What animation adds to Only Yesterday might be minimal compared to what it does for Millenium Actress, but I don't think it's nonexistent. The most vivid example is the flights of imagination that are used to portray and embellish the young main character's first experience with young love. Such a thing would feel fairly tacky and out of place in a live-action film, but less so within the animated world.
One key difference between live-action and anime is the fact that there are not many (read: extraordinarily few) decent child (6-15 specifically) actors (lots of adorable child actors (Wen Wen Han from the recent Karate Kid is super adorable), but very few decent child actors). It's so much easier to draw a child and get a childish voice, than it is to train a child to be a decent actor (maybe this should be a defense used in one of those loli cases in America - appreciation of the adult voice in the little body...j/k) .

Additionally, it is far more "acceptable", maybe even "realistic", for a childlike animated character to be put in danger or to fall in love, than it is for an actual child to show the same emotions or activities (going back to the recent Karate Kid, the romance subplot between the young Jaden Smith and Wen Wen Han is a little off-putting due to their age (he's 12, and she's supposed to be 12-13)). Can anyone imagine Hanamaru Youchien done with live action? .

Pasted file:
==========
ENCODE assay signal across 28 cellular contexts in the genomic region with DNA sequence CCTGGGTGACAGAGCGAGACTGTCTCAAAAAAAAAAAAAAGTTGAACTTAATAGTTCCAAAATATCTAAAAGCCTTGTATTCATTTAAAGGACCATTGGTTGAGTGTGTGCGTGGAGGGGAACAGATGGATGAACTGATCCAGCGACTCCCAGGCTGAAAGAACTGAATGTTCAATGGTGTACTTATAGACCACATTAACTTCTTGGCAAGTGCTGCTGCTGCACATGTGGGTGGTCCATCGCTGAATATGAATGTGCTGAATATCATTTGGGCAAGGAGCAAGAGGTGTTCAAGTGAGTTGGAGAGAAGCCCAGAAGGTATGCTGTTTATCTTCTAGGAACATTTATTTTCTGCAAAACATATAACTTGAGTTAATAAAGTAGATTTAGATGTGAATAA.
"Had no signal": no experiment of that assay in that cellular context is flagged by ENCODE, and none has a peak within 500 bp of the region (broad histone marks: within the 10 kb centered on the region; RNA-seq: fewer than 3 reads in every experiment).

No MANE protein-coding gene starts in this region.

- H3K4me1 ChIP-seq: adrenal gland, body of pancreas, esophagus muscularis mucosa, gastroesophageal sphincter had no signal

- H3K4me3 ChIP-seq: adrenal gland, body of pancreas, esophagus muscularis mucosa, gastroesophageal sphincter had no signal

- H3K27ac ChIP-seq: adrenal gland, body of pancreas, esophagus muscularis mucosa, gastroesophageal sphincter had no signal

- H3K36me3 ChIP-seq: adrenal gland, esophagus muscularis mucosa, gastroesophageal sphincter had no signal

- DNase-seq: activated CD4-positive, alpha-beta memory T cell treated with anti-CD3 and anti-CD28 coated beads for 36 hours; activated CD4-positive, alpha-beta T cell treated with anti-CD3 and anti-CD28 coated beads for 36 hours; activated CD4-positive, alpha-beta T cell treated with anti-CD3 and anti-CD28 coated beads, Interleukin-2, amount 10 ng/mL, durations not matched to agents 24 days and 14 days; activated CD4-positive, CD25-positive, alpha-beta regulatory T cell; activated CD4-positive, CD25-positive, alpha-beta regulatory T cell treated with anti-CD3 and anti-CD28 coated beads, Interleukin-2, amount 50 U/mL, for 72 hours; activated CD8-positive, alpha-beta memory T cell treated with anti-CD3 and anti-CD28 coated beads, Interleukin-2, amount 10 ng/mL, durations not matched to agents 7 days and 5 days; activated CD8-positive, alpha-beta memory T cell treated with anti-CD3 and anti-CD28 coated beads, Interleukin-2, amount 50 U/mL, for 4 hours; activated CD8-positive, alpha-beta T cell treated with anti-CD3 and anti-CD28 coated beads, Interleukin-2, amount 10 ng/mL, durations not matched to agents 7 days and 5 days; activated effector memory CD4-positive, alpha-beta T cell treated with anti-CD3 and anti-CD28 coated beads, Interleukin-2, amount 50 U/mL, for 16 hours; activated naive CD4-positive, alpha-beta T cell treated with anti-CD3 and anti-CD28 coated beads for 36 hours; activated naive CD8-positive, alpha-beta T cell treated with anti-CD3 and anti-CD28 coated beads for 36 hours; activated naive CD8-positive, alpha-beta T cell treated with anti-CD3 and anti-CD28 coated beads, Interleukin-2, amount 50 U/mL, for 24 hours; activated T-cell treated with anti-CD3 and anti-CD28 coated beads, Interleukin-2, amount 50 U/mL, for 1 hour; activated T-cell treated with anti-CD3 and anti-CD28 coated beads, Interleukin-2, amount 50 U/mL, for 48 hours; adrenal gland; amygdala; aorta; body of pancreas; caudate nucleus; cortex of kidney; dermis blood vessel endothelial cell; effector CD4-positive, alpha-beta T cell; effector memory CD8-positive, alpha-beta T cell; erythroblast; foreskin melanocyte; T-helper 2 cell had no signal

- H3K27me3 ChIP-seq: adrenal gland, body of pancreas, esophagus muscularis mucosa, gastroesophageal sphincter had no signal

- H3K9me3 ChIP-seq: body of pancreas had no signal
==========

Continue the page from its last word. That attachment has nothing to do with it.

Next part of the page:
Last edited by james0246; 2010-06-29 at 17:29.
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Old 2010-06-29, 17:23   Link #80
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What I hate:

The overuse of the "moe series."

Inappropriately-placed fanservice.

Ludicrous product placement. Summer Wars is a good example of product placement done well--logos where you expect to see them, but not Pizza Huts everywhere.

Yuri that doesn't actually have any yuri in it.

Lazy animators.

Inconsistent animators (lolhi DEEN).

Adaptation Decay.

Shitty endings (lolhi GONZO).

"AMERIKKA IS TEH EVULZ HURR." Getting really sick of this one. We get enough of this from our own citizens, we don't need it from other countries! If you're going to portray the gubment as the Big Bad, at least do it well and not in yet another "FUCK BUSH" allegory.